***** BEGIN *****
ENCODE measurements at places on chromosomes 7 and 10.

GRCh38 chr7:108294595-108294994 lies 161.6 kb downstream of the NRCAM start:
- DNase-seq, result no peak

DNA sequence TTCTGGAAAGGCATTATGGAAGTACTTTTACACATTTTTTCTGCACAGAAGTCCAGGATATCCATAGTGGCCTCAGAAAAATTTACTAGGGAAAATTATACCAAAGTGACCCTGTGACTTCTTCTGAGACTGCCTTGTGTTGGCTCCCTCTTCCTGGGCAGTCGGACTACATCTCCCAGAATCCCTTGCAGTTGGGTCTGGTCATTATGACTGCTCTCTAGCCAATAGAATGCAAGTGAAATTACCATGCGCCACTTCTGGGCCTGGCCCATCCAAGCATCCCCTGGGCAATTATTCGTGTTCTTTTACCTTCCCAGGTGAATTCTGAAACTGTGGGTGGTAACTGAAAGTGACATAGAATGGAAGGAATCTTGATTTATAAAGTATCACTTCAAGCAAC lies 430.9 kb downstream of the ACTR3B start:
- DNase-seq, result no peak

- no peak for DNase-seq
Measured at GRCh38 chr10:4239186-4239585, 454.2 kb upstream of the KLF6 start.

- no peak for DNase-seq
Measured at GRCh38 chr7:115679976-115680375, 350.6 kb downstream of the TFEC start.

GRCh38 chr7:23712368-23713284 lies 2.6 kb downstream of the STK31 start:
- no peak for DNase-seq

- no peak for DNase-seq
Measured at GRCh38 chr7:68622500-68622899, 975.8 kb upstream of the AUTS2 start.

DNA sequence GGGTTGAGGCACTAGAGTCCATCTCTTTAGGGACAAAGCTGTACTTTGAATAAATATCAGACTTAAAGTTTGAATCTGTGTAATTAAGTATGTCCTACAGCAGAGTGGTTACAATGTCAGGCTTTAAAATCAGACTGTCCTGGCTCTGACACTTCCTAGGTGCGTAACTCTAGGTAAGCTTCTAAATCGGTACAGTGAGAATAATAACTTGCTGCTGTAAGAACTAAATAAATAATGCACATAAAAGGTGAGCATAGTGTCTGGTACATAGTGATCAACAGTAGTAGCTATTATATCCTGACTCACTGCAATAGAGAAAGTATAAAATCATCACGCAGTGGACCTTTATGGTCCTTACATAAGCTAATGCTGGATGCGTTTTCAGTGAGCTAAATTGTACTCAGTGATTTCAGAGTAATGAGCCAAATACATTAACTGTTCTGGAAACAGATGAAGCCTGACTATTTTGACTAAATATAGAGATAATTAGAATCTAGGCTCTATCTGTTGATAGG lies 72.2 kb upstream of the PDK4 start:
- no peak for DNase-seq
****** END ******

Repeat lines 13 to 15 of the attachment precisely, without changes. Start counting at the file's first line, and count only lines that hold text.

Measured at GRCh38 chr7:68622500-68622899, 975.8 kb upstream of the AUTS2 start.

DNA sequence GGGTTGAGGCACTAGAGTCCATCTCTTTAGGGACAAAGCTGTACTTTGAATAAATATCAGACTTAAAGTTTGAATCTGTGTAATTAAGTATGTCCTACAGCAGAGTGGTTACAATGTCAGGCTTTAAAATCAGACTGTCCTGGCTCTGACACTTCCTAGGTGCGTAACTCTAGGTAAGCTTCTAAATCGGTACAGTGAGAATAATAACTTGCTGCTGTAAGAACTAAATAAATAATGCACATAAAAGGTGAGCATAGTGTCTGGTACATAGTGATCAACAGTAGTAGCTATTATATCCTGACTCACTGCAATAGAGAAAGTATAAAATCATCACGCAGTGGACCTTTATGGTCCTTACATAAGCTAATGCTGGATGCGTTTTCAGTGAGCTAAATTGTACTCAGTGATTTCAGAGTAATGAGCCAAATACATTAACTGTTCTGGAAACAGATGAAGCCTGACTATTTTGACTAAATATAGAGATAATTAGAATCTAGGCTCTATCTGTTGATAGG lies 72.2 kb upstream of the PDK4 start:
- no peak for DNase-seq